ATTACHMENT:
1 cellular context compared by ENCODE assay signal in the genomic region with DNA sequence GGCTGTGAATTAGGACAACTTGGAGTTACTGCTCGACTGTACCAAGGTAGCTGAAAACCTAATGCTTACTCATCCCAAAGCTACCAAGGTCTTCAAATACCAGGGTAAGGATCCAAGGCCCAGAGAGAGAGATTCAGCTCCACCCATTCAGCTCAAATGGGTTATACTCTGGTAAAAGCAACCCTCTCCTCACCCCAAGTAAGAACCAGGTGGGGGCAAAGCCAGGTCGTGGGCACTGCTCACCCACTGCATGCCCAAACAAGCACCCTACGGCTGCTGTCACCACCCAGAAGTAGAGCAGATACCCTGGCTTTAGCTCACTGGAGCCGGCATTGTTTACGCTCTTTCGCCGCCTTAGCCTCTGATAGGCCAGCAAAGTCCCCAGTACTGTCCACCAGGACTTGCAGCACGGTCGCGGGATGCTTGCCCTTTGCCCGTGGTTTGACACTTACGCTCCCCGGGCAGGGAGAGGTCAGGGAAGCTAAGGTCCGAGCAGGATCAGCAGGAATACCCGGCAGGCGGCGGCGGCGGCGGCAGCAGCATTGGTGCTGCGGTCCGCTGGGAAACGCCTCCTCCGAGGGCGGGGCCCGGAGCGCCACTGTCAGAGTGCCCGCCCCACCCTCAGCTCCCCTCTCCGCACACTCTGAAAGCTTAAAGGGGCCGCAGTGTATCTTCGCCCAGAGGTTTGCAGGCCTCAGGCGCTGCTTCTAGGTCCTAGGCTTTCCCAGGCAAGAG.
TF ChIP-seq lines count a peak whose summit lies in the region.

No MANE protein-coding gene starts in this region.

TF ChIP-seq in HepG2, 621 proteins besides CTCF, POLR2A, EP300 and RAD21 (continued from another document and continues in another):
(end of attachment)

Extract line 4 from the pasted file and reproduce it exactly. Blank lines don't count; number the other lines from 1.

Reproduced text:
TF ChIP-seq in HepG2, 621 proteins besides CTCF, POLR2A, EP300 and RAD21 (continued from another document and continues in another):